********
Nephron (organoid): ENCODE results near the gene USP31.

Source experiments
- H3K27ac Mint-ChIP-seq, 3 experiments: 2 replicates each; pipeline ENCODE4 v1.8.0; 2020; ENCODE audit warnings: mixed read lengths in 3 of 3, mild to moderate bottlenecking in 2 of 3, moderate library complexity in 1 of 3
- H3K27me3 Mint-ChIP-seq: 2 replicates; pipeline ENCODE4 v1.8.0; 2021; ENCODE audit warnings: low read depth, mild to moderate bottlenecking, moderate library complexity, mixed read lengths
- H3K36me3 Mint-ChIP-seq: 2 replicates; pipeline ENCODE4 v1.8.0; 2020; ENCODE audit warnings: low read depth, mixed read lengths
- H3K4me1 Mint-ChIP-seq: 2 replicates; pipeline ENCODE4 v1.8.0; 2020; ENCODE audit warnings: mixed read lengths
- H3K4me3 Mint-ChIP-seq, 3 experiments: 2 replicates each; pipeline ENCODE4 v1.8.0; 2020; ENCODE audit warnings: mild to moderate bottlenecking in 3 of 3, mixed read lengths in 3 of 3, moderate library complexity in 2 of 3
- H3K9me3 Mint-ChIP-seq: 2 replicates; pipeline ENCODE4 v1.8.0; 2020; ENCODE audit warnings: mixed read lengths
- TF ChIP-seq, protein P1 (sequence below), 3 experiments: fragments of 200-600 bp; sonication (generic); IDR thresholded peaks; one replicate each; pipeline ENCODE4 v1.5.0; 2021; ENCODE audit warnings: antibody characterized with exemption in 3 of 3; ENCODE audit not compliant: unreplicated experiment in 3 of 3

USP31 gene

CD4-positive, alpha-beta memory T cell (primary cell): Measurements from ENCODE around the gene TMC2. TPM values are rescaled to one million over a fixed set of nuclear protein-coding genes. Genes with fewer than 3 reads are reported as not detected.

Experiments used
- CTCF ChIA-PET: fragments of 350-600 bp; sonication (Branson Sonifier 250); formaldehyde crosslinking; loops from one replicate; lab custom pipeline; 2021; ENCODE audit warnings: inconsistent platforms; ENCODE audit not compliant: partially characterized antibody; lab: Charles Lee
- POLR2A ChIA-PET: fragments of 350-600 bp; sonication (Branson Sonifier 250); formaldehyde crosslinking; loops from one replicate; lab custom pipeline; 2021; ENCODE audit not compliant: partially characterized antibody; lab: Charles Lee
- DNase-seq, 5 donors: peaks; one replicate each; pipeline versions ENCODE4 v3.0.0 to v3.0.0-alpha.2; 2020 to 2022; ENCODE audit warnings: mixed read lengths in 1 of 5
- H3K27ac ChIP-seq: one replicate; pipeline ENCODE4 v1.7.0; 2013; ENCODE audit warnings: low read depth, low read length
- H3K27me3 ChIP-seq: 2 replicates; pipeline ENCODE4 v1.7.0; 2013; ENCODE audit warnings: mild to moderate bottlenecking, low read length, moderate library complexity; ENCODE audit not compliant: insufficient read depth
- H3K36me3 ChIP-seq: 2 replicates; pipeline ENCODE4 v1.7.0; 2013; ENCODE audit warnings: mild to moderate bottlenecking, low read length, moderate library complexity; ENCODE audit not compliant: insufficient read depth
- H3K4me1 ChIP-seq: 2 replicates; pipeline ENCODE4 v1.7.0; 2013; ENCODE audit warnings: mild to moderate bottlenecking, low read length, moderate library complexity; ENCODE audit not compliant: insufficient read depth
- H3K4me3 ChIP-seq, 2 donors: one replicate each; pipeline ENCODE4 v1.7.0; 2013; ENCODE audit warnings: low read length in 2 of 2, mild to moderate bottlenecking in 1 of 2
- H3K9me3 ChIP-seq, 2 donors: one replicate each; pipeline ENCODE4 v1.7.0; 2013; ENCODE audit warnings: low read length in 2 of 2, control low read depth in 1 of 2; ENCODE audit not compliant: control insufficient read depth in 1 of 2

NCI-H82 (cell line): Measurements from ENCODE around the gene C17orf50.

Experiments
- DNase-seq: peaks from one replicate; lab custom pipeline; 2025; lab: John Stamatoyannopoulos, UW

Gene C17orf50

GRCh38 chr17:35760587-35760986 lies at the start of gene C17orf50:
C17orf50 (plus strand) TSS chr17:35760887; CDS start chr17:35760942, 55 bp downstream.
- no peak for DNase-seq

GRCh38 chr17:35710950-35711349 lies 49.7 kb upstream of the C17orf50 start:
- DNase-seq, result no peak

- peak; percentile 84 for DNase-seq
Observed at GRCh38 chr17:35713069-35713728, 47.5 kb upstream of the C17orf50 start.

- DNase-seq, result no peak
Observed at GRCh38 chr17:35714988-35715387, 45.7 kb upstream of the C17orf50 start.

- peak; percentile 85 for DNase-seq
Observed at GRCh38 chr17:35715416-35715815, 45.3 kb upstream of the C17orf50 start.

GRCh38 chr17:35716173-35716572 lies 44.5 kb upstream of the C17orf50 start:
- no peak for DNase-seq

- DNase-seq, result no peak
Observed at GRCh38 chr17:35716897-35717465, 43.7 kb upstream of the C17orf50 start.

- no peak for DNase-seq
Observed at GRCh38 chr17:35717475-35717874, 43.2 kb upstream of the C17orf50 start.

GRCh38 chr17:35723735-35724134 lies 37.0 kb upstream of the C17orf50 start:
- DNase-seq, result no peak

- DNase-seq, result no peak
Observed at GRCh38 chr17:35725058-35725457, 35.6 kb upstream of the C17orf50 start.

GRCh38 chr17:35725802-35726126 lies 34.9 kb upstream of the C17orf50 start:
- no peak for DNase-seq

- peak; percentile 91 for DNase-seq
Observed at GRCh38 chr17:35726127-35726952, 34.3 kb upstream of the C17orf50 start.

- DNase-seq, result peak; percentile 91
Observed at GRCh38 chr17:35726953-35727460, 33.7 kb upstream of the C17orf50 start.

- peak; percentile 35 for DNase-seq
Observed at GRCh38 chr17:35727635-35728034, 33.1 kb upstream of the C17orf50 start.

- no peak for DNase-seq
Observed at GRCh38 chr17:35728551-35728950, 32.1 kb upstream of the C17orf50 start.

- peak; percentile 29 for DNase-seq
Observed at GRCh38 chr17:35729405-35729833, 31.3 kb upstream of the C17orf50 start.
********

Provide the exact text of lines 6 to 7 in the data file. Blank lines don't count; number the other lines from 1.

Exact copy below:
- H3K4me1 Mint-ChIP-seq: 2 replicates; pipeline ENCODE4 v1.8.0; 2020; ENCODE audit warnings: mixed read lengths
- H3K4me3 Mint-ChIP-seq, 3 experiments: 2 replicates each; pipeline ENCODE4 v1.8.0; 2020; ENCODE audit warnings: mild to moderate bottlenecking in 3 of 3, mixed read lengths in 3 of 3, moderate library complexity in 2 of 3